Tuesday 17 October 2017

The heavy price of justice for one Chinese mum

Tang Hui was jailed after protesting about her daughter's rape. She tells Malcolm Moore in Beijing she still fears for the future

Malcolm Moore

A Chinese mother locked up in a labour camp for demanding justice over the rape, kidnap and prostitution of her 11-year-old daughter said yesterday her battle against the authorities was far from over.

Seven years after Tang Hui's ordeal began, she sat with her head in her hands in an office in Beijing, utterly broken by the Chinese system. On Monday, the frail 39-year-old mother won a legal victory in Changsha, the capital city of Hunan province, that would seem absurd in a country that was less Kafkaesque.

She was awarded £317 (€365) in compensation after being sent to a labour camp for protesting that some of the men who abused her daughter be more harshly punished.

Because of a wave of public support for Mrs Tang, the Communist Party was forced into a rare retreat. But the court still refused to grant her the written apology she had asked for.

"I am still worried about the future, about upcoming problems and about how to win compensation for my daughter. I still have nightmares and flashbacks," she said.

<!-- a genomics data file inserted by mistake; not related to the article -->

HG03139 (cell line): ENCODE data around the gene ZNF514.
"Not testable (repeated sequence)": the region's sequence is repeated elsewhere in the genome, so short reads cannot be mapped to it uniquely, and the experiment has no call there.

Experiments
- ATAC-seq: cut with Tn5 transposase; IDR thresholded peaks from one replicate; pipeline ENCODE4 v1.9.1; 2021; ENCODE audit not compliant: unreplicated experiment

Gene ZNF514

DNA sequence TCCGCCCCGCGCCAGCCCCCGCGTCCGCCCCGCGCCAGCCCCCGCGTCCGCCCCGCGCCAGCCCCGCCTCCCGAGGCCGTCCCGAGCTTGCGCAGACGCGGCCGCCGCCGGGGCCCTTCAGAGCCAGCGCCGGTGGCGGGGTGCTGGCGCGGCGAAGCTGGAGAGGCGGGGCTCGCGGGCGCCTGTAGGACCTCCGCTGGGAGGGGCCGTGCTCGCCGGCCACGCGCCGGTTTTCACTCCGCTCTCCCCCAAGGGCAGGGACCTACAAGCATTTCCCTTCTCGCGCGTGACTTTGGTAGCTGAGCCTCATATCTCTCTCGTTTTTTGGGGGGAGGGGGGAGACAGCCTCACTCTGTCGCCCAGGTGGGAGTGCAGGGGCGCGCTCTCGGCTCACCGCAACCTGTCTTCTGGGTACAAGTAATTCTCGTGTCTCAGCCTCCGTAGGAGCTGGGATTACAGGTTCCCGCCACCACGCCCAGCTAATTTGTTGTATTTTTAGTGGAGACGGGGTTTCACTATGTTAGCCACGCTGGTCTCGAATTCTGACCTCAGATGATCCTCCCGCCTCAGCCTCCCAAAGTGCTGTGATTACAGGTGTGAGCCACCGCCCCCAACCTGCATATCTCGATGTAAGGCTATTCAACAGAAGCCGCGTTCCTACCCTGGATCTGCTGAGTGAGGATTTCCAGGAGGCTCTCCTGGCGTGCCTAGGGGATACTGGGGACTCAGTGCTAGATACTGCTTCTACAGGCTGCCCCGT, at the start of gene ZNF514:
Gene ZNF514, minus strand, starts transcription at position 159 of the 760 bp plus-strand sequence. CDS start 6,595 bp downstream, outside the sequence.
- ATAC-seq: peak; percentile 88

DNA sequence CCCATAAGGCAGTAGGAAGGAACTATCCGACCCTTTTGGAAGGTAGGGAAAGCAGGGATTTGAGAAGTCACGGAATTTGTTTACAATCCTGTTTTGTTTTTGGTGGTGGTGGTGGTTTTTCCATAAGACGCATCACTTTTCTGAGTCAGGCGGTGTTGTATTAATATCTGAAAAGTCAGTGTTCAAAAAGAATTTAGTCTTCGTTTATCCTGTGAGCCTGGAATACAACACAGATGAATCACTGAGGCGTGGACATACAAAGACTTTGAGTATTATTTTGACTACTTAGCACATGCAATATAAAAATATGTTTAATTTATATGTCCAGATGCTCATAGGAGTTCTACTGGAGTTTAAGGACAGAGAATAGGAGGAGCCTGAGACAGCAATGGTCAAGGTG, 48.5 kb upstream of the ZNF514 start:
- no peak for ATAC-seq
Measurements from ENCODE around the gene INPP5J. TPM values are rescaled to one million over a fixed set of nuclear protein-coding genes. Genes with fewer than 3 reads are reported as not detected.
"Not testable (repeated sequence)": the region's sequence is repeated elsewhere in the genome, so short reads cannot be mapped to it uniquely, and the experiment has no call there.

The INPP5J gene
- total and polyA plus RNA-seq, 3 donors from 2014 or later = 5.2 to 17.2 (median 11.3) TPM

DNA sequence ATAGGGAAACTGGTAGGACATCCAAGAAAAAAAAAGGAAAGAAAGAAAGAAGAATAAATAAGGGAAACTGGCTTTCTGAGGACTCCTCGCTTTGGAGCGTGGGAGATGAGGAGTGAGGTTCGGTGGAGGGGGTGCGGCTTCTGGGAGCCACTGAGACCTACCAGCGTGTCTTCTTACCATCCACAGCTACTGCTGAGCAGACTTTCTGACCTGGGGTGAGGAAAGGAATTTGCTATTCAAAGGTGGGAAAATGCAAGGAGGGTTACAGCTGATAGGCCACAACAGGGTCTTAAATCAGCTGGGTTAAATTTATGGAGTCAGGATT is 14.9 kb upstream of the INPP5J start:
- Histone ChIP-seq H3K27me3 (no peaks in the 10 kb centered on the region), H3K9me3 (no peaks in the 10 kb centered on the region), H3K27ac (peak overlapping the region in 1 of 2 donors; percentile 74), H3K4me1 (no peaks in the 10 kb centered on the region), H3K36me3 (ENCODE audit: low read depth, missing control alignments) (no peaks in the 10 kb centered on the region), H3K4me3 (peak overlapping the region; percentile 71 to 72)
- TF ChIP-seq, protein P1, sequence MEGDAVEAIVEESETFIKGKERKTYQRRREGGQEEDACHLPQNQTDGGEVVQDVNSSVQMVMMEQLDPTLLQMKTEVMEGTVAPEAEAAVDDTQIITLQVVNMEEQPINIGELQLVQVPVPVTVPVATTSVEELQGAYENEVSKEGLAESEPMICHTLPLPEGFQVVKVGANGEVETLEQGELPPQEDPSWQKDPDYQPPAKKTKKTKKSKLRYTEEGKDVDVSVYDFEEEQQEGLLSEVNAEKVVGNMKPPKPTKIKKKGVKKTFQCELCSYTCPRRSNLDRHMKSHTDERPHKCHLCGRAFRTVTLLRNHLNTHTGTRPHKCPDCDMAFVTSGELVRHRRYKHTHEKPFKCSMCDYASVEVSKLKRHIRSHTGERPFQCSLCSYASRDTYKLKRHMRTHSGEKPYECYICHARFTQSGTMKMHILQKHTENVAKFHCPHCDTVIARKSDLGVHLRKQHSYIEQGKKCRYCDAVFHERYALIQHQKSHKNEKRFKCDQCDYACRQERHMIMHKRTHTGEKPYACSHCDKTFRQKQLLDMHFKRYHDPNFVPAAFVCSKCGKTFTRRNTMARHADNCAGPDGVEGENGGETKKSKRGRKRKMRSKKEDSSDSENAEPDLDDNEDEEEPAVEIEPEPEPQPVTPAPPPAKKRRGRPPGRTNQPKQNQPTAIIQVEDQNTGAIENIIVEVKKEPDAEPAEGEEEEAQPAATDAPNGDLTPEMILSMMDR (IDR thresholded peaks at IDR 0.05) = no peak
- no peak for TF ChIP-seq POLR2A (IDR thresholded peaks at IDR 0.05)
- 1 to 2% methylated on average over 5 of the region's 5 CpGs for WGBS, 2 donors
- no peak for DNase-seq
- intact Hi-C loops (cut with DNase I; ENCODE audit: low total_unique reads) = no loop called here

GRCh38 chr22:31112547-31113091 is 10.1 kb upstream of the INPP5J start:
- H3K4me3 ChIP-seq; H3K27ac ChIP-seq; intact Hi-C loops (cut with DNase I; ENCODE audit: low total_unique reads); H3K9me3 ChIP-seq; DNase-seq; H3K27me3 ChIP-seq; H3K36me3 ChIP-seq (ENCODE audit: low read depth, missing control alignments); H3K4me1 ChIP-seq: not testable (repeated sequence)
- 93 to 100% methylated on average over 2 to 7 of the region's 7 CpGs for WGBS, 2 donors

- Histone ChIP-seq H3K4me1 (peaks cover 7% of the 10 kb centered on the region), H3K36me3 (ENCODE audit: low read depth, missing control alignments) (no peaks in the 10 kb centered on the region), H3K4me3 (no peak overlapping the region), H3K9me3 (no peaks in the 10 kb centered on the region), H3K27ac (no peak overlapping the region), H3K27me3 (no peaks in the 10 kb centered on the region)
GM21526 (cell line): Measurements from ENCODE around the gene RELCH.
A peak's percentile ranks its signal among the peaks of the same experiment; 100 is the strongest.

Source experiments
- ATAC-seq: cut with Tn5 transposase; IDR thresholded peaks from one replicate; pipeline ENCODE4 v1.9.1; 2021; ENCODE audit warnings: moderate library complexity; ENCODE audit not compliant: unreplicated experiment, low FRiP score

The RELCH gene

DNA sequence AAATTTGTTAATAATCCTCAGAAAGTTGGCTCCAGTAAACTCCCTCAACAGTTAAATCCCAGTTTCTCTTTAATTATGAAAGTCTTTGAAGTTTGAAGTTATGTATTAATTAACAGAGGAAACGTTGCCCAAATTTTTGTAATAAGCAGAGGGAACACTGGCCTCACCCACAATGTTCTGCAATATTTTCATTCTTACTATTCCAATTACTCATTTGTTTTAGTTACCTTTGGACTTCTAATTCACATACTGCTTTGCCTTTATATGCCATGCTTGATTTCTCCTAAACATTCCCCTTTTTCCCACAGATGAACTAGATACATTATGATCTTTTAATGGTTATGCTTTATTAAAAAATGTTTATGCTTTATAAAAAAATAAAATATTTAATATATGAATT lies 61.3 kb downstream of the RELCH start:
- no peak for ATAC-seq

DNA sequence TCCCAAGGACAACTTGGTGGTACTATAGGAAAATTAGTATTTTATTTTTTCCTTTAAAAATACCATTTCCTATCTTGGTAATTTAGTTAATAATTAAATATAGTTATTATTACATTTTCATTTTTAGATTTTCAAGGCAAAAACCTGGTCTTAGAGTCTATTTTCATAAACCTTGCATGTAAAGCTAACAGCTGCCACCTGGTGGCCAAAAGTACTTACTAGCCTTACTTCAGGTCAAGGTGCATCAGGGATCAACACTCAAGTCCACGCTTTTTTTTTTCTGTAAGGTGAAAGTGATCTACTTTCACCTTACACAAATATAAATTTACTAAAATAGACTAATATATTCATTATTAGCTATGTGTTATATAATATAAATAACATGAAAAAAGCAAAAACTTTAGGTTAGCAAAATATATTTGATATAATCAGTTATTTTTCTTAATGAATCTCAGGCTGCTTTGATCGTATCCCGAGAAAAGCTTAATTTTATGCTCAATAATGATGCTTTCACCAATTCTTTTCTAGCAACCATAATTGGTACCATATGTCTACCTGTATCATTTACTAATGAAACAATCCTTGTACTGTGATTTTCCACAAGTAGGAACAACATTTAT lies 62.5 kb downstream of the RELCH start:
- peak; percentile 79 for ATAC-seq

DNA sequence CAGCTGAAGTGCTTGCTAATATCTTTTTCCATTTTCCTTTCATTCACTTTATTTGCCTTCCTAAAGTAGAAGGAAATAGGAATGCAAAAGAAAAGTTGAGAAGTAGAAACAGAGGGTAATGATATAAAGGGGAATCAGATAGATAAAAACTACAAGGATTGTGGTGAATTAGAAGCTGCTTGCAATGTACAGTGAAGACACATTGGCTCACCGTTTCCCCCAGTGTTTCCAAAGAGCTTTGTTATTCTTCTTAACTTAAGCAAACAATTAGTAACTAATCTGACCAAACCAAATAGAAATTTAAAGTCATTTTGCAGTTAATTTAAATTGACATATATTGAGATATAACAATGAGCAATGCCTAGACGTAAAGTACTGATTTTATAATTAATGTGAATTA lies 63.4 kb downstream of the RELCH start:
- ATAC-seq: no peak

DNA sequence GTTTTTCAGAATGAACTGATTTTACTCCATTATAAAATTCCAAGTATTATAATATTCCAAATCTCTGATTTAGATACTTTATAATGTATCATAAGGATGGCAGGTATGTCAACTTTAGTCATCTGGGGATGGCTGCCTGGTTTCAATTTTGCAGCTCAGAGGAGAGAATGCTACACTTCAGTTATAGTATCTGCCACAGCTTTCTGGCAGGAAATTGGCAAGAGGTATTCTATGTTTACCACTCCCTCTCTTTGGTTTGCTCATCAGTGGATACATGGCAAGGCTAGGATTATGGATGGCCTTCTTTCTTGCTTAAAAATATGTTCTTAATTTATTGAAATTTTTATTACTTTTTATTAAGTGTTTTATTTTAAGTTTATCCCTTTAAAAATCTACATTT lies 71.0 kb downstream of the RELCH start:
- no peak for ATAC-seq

Her troubles began in October, 2006, when her daughter was snatched by seven men just before her 11th birthday. As the days lengthened into months, it became clear that the police had little interest. Eventually, after putting pictures online, she received a tip-off from an anonymous man who spotted her daughter in a local brothel.

"Two of my male relations posed as customers and visited the brothel but could not find her," she said. "My family wanted me to give up, but I could not.

"I climbed to the top of a building overlooking the brothel and kept watch, but did not see her. Then I posed as a rubbish collector, passing back and forth in front of the door and keeping a look out. Finally one day I saw the back of a girl who looked like her."

After six years, two of the men involved were executed, four received life sentences and one was jailed for 15 years. But for Mrs Tang, the verdict was too lenient. She knelt for hours outside the local government in Changsha and then took her complaint to Beijing.

THORN

Eventually, she became enough of a thorn in the side of local officials for them to take action. She was sentenced to 18 months in a labour camp for "upsetting social stability".

A huge public outcry got Mrs Tang released in a week. Immediately, she sued the government. Amazingly, she won. Now Mrs Tang hopes she can translate her momentum into compensation for her daughter, now back in school, who was infected with herpes in the brothel.

"I want my daughter to be better but all the doctors we have seen said the disease is basically incurable. It flares up every few months and affects the mood in our house and her schoolwork."

Irish Independent

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